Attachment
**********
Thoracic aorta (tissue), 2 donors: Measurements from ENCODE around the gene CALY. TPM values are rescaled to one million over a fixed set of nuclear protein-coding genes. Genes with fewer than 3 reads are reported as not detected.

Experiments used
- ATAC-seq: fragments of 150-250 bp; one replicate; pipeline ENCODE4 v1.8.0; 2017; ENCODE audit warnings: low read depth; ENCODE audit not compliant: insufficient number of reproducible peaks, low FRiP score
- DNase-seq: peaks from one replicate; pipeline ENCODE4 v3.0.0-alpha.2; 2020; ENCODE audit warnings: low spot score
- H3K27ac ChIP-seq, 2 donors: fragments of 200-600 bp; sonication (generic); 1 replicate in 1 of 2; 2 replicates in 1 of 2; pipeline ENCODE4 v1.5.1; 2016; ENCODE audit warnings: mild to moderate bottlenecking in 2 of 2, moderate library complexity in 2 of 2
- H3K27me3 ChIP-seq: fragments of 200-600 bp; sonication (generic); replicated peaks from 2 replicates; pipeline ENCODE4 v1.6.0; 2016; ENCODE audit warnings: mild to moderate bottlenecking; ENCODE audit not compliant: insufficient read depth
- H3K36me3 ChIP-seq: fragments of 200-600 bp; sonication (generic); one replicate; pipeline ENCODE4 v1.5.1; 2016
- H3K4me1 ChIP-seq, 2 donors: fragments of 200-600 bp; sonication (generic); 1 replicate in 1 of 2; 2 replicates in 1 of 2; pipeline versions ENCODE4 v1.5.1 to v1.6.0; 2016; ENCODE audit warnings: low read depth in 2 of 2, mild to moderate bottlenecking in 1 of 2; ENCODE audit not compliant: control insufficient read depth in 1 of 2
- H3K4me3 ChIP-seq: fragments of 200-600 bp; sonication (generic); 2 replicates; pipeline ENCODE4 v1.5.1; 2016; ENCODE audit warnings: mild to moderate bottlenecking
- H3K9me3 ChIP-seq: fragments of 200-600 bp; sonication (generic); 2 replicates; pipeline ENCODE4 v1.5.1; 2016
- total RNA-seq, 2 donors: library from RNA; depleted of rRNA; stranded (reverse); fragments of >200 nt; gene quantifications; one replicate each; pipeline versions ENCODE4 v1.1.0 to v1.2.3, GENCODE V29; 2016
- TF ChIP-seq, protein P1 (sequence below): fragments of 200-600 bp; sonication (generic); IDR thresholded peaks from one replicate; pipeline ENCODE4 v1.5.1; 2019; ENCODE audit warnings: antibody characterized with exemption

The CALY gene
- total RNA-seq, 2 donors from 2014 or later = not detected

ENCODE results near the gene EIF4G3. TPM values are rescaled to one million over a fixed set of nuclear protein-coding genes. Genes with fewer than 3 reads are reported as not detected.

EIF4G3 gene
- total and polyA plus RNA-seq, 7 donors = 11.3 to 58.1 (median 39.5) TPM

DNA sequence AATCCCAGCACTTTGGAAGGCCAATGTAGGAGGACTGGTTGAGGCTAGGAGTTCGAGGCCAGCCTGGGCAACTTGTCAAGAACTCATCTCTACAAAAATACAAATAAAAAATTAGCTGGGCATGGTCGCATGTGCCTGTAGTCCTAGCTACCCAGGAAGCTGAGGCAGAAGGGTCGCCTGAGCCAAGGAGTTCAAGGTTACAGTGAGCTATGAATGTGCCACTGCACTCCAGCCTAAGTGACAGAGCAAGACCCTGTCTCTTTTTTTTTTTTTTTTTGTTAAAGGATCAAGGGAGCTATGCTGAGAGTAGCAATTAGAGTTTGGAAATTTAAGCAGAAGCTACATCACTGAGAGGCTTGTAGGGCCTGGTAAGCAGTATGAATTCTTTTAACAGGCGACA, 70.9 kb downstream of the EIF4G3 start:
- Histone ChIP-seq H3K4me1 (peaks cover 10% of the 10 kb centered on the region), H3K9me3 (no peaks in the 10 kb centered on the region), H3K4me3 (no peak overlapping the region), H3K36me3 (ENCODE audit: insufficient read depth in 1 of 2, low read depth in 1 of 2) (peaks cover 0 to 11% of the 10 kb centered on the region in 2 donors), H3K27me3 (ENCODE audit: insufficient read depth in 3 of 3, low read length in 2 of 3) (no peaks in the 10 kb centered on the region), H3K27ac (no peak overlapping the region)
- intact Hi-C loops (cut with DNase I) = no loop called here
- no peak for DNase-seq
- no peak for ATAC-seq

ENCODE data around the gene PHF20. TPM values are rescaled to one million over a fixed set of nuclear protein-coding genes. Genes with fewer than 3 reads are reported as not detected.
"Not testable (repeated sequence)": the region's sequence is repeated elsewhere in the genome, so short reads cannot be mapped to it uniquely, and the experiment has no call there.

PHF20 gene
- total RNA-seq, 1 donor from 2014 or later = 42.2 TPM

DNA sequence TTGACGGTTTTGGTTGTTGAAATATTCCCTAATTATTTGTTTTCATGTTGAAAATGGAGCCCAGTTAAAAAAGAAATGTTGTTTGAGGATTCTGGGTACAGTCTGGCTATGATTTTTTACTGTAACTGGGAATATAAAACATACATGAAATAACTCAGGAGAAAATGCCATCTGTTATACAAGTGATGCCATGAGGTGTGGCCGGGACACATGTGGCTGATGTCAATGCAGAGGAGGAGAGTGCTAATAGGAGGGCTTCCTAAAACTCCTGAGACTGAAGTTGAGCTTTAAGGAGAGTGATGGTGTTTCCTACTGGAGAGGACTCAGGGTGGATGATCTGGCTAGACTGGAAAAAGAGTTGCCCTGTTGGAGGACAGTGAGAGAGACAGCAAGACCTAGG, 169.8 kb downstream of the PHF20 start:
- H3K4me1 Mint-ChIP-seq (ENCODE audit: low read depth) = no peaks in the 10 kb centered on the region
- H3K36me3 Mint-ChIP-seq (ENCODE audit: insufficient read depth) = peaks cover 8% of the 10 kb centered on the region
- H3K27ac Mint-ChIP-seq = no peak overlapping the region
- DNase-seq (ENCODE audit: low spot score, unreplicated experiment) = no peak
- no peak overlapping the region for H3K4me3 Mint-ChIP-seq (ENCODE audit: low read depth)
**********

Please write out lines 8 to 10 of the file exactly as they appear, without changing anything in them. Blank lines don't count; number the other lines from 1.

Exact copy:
- H3K4me1 ChIP-seq, 2 donors: fragments of 200-600 bp; sonication (generic); 1 replicate in 1 of 2; 2 replicates in 1 of 2; pipeline versions ENCODE4 v1.5.1 to v1.6.0; 2016; ENCODE audit warnings: low read depth in 2 of 2, mild to moderate bottlenecking in 1 of 2; ENCODE audit not compliant: control insufficient read depth in 1 of 2
- H3K4me3 ChIP-seq: fragments of 200-600 bp; sonication (generic); 2 replicates; pipeline ENCODE4 v1.5.1; 2016; ENCODE audit warnings: mild to moderate bottlenecking
- H3K9me3 ChIP-seq: fragments of 200-600 bp; sonication (generic); 2 replicates; pipeline ENCODE4 v1.5.1; 2016